DubiousDisciple on LibraryThing 5 days ago
I¿ve found my soul sister! Meet Lisa Miller, a self-described journalist, religion expert, and professional skeptic. She sometimes wants to believe, but it isn¿t in her. She misses her grandparents, and wishes she could picture them contentedly up there in heaven waiting for her, but she just can¿t. Her journey in this book to learn about heaven may have been spurred by a certain emptiness. In search of heaven, Lisa interviews dozens of people, from rock musicians to homemakers to heavy-hitting theologians. From Muslims to Jews (her heritage) to Christians and beyond. She finds that, for most people, heaven is the best of what they already enjoy on earth¿only a little better. And forever. Lisa likes statistics, and the statistics show religious views are changing. Today, 65 percent of Americans believe that many different religious paths can lead to eternal salvation. Only a third of Americans still believe in a God who controls human events. Yet, 81 percent of Americans tell pollsters that they believe in heaven, up from 72 percent ten years earlier. How can this be? ¿It¿s hard to know exactly what they mean¿beyond an automatic and understandable hope for something after death besides the terrifying end of everything.¿ Belief in reincarnation, for example, is trending upward, fueled in part because people today WANT to come back and live again. Life is better in our age. Where before, we wanted to escape the cycle, now we want another run at it.A fun and thought-provoking book, I¿d recommend this one for anyone.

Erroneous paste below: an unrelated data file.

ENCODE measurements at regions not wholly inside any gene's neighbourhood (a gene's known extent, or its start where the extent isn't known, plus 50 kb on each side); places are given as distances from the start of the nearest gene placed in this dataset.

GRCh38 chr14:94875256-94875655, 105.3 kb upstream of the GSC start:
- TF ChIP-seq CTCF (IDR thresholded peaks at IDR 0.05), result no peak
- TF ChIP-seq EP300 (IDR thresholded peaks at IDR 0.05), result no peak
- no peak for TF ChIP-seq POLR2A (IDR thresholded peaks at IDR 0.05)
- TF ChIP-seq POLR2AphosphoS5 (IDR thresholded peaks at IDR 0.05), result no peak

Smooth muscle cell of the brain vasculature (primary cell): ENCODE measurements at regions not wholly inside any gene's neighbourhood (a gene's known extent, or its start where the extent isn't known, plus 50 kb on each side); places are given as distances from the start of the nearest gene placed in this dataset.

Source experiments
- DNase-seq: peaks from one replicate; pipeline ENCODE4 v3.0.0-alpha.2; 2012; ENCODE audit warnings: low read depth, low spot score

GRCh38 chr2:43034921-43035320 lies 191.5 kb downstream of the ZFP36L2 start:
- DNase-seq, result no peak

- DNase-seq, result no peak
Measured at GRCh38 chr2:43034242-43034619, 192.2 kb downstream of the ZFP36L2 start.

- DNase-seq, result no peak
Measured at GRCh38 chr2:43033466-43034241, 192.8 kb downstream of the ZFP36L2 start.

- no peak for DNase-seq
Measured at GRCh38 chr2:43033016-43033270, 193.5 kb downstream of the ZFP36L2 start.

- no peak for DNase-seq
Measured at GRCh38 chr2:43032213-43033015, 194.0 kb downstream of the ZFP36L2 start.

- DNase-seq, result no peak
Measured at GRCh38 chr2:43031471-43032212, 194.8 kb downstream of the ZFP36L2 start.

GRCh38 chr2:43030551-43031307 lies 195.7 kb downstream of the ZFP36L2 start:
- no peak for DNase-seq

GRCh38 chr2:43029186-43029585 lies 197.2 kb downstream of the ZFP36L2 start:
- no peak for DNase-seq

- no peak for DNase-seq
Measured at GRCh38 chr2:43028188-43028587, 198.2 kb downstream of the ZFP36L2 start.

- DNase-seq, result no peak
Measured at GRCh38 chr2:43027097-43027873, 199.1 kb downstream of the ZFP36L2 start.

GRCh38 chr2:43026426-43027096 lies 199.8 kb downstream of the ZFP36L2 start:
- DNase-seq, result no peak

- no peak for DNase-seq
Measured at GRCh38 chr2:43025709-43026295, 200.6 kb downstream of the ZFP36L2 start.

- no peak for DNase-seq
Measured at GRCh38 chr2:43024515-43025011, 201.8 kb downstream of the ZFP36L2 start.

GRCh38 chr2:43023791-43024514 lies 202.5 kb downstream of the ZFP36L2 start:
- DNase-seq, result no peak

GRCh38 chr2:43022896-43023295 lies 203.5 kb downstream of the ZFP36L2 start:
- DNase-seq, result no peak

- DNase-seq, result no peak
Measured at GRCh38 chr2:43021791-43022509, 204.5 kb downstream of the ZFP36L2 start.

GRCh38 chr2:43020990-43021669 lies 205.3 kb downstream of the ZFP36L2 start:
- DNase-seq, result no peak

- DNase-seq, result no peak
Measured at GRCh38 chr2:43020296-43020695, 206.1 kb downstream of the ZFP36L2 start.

richardderus on LibraryThing 5 days ago